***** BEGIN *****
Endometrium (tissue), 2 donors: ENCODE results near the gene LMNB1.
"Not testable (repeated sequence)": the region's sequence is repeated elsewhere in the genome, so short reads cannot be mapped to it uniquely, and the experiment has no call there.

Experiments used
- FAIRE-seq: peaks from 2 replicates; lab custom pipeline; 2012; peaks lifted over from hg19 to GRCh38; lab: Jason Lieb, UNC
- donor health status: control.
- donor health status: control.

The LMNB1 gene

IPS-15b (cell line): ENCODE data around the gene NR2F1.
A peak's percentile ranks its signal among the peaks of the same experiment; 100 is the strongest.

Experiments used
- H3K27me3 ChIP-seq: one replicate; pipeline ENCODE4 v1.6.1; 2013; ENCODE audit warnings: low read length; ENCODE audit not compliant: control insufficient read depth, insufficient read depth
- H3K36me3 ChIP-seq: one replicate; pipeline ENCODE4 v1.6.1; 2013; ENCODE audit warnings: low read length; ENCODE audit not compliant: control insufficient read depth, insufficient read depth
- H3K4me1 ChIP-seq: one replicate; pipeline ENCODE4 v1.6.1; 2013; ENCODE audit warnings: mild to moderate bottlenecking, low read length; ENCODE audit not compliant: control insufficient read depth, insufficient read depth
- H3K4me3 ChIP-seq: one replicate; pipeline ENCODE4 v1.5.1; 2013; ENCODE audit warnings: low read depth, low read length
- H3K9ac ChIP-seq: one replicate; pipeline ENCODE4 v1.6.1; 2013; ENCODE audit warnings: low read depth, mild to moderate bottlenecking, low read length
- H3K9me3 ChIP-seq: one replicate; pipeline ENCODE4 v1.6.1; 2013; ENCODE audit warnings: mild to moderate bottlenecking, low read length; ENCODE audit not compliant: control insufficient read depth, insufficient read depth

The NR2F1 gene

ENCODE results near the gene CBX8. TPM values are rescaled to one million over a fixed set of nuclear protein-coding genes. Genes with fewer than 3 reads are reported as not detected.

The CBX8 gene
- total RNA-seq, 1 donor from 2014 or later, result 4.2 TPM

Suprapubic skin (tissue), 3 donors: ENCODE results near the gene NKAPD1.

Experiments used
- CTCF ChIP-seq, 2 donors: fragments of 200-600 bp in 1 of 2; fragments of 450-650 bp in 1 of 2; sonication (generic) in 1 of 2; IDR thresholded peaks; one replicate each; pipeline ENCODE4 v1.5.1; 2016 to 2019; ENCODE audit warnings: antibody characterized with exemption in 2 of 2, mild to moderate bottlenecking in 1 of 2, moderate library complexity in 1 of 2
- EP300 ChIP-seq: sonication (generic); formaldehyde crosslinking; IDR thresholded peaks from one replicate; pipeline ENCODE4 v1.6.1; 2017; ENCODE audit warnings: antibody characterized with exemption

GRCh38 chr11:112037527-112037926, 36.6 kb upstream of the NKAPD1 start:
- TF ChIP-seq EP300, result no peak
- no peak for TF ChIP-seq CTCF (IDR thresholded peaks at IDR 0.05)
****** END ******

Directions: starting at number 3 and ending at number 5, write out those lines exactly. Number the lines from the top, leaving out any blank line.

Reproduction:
Experiments used
- FAIRE-seq: peaks from 2 replicates; lab custom pipeline; 2012; peaks lifted over from hg19 to GRCh38; lab: Jason Lieb, UNC
- donor health status: control.